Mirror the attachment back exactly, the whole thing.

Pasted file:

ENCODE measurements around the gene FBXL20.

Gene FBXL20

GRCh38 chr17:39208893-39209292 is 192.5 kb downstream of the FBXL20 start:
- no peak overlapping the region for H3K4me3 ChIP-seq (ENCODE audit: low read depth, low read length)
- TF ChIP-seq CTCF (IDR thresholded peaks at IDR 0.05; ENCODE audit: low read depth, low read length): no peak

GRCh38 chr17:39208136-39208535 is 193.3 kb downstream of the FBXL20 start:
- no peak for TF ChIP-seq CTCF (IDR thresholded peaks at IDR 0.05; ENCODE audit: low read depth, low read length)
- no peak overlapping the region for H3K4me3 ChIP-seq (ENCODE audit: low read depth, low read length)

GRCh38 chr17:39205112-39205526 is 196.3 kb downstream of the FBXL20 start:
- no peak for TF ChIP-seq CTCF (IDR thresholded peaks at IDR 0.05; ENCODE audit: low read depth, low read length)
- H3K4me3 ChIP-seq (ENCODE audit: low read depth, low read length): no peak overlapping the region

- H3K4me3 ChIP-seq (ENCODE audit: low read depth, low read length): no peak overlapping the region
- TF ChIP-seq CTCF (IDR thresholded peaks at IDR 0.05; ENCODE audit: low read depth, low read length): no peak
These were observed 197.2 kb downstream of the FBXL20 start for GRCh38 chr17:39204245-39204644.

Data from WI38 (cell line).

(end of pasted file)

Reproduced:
ENCODE measurements around the gene FBXL20.

Gene FBXL20

GRCh38 chr17:39208893-39209292 is 192.5 kb downstream of the FBXL20 start:
- no peak overlapping the region for H3K4me3 ChIP-seq (ENCODE audit: low read depth, low read length)
- TF ChIP-seq CTCF (IDR thresholded peaks at IDR 0.05; ENCODE audit: low read depth, low read length): no peak

GRCh38 chr17:39208136-39208535 is 193.3 kb downstream of the FBXL20 start:
- no peak for TF ChIP-seq CTCF (IDR thresholded peaks at IDR 0.05; ENCODE audit: low read depth, low read length)
- no peak overlapping the region for H3K4me3 ChIP-seq (ENCODE audit: low read depth, low read length)

GRCh38 chr17:39205112-39205526 is 196.3 kb downstream of the FBXL20 start:
- no peak for TF ChIP-seq CTCF (IDR thresholded peaks at IDR 0.05; ENCODE audit: low read depth, low read length)
- H3K4me3 ChIP-seq (ENCODE audit: low read depth, low read length): no peak overlapping the region

- H3K4me3 ChIP-seq (ENCODE audit: low read depth, low read length): no peak overlapping the region
- TF ChIP-seq CTCF (IDR thresholded peaks at IDR 0.05; ENCODE audit: low read depth, low read length): no peak
These were observed 197.2 kb downstream of the FBXL20 start for GRCh38 chr17:39204245-39204644.

Data from WI38 (cell line).